It’s important to understand the cultural context of this idiom when using it in conversation with Spanish speakers. Depending on the situation and culture, hacer la corte can have different connotations and implications.

Practical Exercises for the Spanish Idiom “hacer la corte”

In order to truly understand and incorporate the Spanish idiom hacer la corte into your vocabulary, it is important to practice using it in various contexts. Below are some practical exercises that will help you become more comfortable with this phrase.

Exercise 1: Conversation Practice

  • Find a language exchange partner or friend who speaks Spanish fluently.
  • Start a conversation with them and try to use the idiom “hacer la corte” at least once during your discussion.
  • If you’re having trouble thinking of a natural way to use the phrase, try asking your partner if they’ve ever had someone try to impress them by doing something special or out of the ordinary.

Exercise 2: Writing Practice

  1. Pick a topic related to relationships or dating (for example, first dates, long-term relationships, etc.).
  2. Write a short story or anecdote that includes the idiom “hacer la corte”.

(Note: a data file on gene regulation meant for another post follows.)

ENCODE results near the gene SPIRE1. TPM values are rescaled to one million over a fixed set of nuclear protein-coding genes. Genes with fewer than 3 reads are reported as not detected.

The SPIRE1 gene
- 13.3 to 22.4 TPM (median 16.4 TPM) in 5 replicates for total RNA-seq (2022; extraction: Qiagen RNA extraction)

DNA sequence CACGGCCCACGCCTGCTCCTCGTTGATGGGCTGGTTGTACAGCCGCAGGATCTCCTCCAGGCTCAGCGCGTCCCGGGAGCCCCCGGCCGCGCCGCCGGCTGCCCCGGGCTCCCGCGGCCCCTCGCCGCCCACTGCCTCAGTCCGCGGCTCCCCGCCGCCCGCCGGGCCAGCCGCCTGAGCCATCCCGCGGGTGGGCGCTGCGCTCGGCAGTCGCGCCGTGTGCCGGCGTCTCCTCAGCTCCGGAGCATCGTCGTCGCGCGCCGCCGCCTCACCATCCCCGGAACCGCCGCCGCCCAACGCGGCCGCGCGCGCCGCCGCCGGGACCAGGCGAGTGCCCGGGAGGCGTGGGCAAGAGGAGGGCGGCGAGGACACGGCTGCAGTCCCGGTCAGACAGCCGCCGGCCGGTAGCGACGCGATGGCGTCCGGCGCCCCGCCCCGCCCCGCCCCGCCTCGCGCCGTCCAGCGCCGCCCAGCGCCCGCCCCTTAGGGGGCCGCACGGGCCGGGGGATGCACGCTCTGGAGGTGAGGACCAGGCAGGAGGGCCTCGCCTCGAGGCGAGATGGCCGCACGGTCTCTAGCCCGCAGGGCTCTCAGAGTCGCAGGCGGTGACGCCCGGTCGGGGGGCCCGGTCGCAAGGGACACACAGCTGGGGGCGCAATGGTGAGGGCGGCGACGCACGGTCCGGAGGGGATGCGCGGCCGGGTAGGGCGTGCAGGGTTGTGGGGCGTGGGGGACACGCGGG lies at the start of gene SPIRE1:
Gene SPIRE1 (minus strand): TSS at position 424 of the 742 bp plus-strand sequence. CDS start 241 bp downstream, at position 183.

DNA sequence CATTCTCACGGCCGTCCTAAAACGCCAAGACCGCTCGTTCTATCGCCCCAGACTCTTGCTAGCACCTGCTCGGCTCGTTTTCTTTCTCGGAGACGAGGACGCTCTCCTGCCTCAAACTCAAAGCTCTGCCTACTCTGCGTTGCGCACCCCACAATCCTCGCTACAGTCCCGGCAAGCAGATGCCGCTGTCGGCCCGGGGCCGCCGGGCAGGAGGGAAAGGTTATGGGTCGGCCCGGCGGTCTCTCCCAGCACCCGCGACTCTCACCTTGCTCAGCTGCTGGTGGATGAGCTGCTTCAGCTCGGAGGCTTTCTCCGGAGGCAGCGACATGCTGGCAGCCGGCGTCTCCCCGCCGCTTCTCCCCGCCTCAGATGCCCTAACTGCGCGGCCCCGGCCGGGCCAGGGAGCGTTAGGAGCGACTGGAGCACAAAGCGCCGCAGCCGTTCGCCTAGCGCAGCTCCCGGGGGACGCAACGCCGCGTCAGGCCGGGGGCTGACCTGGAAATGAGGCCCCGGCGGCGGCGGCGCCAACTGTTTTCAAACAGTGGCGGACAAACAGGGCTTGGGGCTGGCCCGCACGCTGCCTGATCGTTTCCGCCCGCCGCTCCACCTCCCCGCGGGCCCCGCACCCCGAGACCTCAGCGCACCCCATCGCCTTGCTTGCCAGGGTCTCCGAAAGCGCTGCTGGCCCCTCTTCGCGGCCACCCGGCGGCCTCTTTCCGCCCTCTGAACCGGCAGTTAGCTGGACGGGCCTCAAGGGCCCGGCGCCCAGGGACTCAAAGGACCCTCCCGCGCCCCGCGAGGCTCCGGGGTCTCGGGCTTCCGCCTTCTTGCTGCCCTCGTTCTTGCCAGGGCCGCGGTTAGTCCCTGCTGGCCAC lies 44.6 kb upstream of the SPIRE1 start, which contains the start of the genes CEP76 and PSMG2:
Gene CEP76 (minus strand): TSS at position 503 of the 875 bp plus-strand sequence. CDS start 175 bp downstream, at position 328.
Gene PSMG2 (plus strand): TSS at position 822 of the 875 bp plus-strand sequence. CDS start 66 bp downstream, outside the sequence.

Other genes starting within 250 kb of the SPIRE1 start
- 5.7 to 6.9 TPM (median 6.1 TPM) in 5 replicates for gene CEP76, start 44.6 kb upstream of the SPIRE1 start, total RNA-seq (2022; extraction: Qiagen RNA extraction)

3. If you’re struggling with how to incorporate the phrase into your writing naturally, think about how one character might be trying to impress another character in some way.

The key to mastering any new language is consistent practice. By incorporating these exercises into your routine, you’ll become more comfortable using hacer la corte in everyday conversations and written communication. Don’t be afraid to make mistakes – learning from them is an essential part of becoming fluent in any language!

Common Mistakes to Avoid When Using the Spanish Idiom “hacer la corte”

When it comes to speaking a foreign language, idioms can be tricky. They often have meanings that are not immediately obvious and can lead to confusion if used incorrectly. The Spanish idiom hacer la corte is no exception.

One common mistake when using this idiom is assuming that it has the same meaning as the English phrase to court someone. While both expressions involve showing interest in another person, “hacer la corte” specifically refers to trying to win someone’s favor or approval through flattery or other means.

Another mistake is using the expression too casually. In some contexts, such as in a professional setting, attempting to hacer la corte could come across as insincere or manipulative. It’s important to consider the appropriate level of formality and sincerity when using this idiom.

Finally, it’s important not to confuse hacer la corte with similar expressions like “cortar el bacalao”, which means to hold a position of power or authority. Mixing up these idioms could lead to misunderstandings and awkward situations.